We also know there are many water molecules, and these water molecules are actually moving around microscopically. So, we know that.
What don’t we know about water? Well, we don’t know anything about the social behavior of water. What do I mean by social? Well, you know, sitting at the bar and chatting with your neighbor. We don’t know how water molecules actually share information or interact, and also we don’t know about the actual movements of water molecules. How water molecules interact with one another, and also how water molecules interact with other molecules like that purple one sitting there. Unknown.
Also the phases of water. Now we’ve all learned that there’s a solid phase, a liquid phase and a vapor phase. However, a hundred years ago, there was some idea that there might be a fourth phase, somewhere in between a solid and a liquid. Sir William Hardy, a famous physical chemist, a hundred years ago exactly, professed that there was actually a fourth phase of water, and this water was kind of more ordered than other kinds of water, and in fact had a gel-like consistency.
So, the question arose to us — you know, all of this was forgotten, because people began, as methods improved, to begin to study molecules instead of ensembles of molecules, and people forgot about the collectivity of water molecules and began looking, the same as in biology, began looking at individual molecules and lost sight of the collection. So, we thought we’re going to look at this because we had some idea that it’s possible that this missing link, this fourth phase, might actually be the missing link so that we can understand the phenomena regarding water that we don’t understand.
So, we started by looking somewhere between a solid and a liquid. And the first experiments that we did get us going. We took a gel, that’s the solid, and we put it next to water. And we added some particles to the water because we had the sense that particles would show us something. And sure enough you can see what happened is that the particles began moving away from the interface between the gel and the water, and they just kept moving and moving and moving. And they wound up stopping at a distance that’s roughly the size of one of your hairs. Now, that may seem small, but by molecular dimensions that’s practically infinite. It’s a huge dimension.
So, we began studying the properties of this zone, and we called it, for obvious reasons, the exclusion zone, because practically everything you put there would get excluded, would get expelled from the zone as it builds up, or instead of exclusion zone, EZ for short. And so we found that the kinds of materials that would create or nucleate this kind of zone, not just gels, but we found that practically every water-loving, or so-called hydrophilic surface could do exactly that, creating the EZ water. And as the EZ water builds, it would expel all the solutes or particles, whatever into the bulk water.
We began learning about properties, and we’ve spent now quite a few years looking at the properties. And it looks something like this: You have a material next to water and these sheets of EZ layers begin to build, and they build and build and they just keep building up one by one. So, if you look at the structure of each one of these planes, you can see that it’s a honeycomb, hexagonal kind of structure, a bit like ice, but not ice.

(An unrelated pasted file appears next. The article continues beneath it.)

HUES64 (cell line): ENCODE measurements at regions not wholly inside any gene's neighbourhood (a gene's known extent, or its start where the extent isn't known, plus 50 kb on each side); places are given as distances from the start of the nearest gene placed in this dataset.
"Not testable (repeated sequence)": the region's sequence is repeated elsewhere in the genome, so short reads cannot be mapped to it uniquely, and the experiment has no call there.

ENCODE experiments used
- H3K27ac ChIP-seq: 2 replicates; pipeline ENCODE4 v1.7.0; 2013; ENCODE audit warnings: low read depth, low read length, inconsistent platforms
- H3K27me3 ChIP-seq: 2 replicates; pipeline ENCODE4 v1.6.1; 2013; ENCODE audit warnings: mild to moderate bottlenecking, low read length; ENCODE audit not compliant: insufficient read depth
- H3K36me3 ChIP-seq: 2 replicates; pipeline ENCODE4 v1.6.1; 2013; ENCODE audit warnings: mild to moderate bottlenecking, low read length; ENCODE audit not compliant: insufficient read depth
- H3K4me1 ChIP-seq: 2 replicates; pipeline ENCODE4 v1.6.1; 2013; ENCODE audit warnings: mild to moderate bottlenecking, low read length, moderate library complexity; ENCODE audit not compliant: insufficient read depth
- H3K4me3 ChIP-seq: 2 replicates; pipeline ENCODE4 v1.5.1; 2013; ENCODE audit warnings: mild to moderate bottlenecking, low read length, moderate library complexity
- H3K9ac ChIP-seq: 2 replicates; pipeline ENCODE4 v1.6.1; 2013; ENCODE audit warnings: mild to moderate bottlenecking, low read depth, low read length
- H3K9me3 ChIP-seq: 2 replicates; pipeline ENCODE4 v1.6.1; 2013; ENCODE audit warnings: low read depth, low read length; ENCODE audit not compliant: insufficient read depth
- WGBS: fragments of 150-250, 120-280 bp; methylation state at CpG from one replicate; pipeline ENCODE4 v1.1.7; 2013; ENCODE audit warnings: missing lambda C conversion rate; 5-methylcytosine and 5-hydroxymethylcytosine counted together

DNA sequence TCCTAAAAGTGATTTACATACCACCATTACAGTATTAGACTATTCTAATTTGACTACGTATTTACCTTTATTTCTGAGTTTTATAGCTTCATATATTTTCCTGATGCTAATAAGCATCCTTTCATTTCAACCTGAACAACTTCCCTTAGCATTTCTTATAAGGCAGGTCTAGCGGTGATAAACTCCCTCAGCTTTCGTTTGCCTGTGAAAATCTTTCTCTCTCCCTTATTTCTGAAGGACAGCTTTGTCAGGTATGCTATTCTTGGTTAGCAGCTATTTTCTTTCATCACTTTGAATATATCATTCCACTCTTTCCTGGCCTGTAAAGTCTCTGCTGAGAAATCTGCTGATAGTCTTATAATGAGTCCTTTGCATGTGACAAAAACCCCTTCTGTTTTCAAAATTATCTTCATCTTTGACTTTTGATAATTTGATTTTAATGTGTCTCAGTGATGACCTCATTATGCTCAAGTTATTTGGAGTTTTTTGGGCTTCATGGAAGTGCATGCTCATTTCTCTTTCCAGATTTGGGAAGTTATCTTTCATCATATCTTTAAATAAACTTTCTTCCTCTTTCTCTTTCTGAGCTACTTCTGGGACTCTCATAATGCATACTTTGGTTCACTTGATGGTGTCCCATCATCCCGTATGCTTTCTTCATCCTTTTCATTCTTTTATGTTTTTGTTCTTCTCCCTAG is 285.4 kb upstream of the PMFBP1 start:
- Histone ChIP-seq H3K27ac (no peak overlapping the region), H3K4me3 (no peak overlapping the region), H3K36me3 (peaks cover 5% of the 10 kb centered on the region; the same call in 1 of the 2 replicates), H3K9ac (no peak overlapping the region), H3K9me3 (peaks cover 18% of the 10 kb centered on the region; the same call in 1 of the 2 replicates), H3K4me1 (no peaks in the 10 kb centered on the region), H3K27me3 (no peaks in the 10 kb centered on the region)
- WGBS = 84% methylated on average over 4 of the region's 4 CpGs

And, if you look at it carefully, you can see the molecular structures. So, of course, it consists of hydrogen and oxygen, because it’s built from water. But, actually, they’re not water molecules. If you start counting the number of hydrogens and the number of oxygens, it turns out that it’s not H₂O. It’s actually H₃O₂. So, it is possible that there’s water that’s not H₂O, a phase of water.
So, we began looking, of course, more into these extremely interesting properties. And what we found is, if we stuck electrodes into the EZ water, because we thought there might be some electrical potential, it turned out that there’s lots of negative charge in that zone. And we used some dyes to seek positive charge, and we found that in the bulk water zone there was an equal amount of positivity.
So, what’s going on? It looked like is, that next to these interfaces the water molecule was somehow splitting up into a negative part and a positive part. And the negative part sat right next to the water-loving material. And the positive charges went out beyond that. We found it’s the same, you didn’t need a straight interface, you could also have a sphere. So, you put a sphere in the water, and any sphere that’s suspended in the water develops one of these exclusion zones, EZ’s, around it, with the negative charge, beyond that is all the positive charge. Charge separation. It didn’t have to be only a material sphere, in fact, you could put a droplet in there, a water droplet, or, in fact, even a bubble, you’d get the same result. Surrounding each one of these entities is a negative charge and the separated positive charge.
So, here’s a question for you. If you take two of these negatively charged entities, and you drop them in a beaker of water near each other, what happens to the distance between them? I bet that 95% of you would say: Well, that’s easy, I learned in physics, negative and negative repel each other, so, therefore they’re going to go apart from one another, right? That what you’d guess? Well, the actual result if you think about it, is that it’s not only the negative charge but you also have positive charge. And the positive charge is especially concentrated in between those two spheres, because they come from contributions from both of those spheres. So, there are a lot of them there.